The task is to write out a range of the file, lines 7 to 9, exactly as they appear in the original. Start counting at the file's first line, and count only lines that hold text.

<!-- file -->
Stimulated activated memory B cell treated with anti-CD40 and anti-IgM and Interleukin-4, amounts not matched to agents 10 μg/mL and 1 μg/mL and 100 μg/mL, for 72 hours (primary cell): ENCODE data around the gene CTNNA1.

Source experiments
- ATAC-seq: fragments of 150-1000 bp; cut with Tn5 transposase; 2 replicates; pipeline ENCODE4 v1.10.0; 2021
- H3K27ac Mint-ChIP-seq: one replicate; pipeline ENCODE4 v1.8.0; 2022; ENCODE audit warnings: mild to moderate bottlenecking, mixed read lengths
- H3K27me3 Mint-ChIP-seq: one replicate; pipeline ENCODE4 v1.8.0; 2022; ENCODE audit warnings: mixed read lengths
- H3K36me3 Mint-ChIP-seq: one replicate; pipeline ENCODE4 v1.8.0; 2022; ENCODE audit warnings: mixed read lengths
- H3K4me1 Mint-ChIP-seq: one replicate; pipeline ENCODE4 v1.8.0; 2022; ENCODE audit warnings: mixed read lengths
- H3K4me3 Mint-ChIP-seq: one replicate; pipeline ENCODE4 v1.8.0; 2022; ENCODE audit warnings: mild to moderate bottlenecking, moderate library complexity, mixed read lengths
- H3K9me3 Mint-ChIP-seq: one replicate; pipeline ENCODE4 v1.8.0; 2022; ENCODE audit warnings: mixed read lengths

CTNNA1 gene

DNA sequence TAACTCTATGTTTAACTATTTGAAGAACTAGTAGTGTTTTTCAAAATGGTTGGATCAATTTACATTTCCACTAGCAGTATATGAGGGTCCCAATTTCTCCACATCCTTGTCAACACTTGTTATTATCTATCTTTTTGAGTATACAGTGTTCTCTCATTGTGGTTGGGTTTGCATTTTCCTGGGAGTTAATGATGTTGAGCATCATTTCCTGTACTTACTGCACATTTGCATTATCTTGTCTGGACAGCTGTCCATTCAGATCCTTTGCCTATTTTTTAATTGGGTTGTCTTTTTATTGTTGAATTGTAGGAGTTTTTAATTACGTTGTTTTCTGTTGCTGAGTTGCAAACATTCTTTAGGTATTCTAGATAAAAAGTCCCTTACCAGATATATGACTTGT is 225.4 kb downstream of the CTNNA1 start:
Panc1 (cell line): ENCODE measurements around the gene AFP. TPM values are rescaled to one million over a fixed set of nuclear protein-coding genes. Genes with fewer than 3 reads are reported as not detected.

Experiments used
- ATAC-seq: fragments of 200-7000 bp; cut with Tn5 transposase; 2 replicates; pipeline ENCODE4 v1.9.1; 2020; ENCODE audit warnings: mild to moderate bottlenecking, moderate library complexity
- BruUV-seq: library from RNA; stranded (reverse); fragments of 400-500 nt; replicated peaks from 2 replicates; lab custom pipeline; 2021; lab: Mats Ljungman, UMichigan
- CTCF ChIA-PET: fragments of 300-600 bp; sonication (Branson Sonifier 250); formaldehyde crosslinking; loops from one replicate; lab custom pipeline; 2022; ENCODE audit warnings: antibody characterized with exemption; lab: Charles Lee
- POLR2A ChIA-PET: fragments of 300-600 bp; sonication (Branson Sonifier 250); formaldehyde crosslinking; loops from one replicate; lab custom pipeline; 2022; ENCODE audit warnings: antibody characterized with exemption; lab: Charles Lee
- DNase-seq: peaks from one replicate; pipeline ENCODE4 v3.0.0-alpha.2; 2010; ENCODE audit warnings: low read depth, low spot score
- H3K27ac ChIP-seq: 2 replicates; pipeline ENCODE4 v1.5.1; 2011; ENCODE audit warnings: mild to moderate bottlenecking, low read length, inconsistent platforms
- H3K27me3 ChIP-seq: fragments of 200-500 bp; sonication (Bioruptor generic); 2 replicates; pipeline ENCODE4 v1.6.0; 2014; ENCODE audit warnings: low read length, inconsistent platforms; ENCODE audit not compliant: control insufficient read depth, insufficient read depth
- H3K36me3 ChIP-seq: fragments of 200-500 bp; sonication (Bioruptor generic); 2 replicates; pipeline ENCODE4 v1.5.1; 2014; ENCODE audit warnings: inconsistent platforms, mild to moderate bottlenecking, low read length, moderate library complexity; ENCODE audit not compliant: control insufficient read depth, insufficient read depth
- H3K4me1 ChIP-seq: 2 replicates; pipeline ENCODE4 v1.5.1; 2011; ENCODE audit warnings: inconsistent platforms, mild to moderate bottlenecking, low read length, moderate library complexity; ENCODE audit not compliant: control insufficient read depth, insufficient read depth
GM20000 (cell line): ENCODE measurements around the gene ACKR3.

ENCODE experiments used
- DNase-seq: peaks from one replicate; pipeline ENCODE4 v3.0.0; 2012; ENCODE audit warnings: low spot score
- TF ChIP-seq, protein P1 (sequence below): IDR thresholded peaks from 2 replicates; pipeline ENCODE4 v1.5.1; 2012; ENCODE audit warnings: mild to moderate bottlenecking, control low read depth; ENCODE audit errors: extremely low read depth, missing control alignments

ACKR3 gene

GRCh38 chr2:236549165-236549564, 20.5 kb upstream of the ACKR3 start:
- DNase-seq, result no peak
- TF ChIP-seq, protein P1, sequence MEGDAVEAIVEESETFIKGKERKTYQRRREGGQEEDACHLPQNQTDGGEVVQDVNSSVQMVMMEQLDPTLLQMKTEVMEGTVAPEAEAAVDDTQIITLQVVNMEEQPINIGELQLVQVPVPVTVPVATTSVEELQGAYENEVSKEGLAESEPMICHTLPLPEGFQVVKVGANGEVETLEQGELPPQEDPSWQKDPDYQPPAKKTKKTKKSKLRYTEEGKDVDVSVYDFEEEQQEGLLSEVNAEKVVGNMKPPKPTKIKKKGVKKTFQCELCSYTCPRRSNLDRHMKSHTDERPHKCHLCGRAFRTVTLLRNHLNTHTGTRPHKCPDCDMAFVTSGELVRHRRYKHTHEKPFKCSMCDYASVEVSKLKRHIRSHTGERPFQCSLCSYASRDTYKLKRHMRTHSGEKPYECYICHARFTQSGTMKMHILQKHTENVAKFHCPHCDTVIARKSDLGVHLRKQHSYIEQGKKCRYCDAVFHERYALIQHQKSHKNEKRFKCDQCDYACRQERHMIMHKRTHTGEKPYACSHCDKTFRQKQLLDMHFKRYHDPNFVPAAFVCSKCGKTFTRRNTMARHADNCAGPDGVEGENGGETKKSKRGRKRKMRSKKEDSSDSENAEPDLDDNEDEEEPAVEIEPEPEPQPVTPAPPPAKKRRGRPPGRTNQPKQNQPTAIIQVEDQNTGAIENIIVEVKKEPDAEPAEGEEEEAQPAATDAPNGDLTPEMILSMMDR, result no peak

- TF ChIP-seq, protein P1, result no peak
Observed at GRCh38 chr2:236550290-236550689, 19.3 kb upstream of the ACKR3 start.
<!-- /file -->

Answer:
- H3K4me1 Mint-ChIP-seq: one replicate; pipeline ENCODE4 v1.8.0; 2022; ENCODE audit warnings: mixed read lengths
- H3K4me3 Mint-ChIP-seq: one replicate; pipeline ENCODE4 v1.8.0; 2022; ENCODE audit warnings: mild to moderate bottlenecking, moderate library complexity, mixed read lengths
- H3K9me3 Mint-ChIP-seq: one replicate; pipeline ENCODE4 v1.8.0; 2022; ENCODE audit warnings: mixed read lengths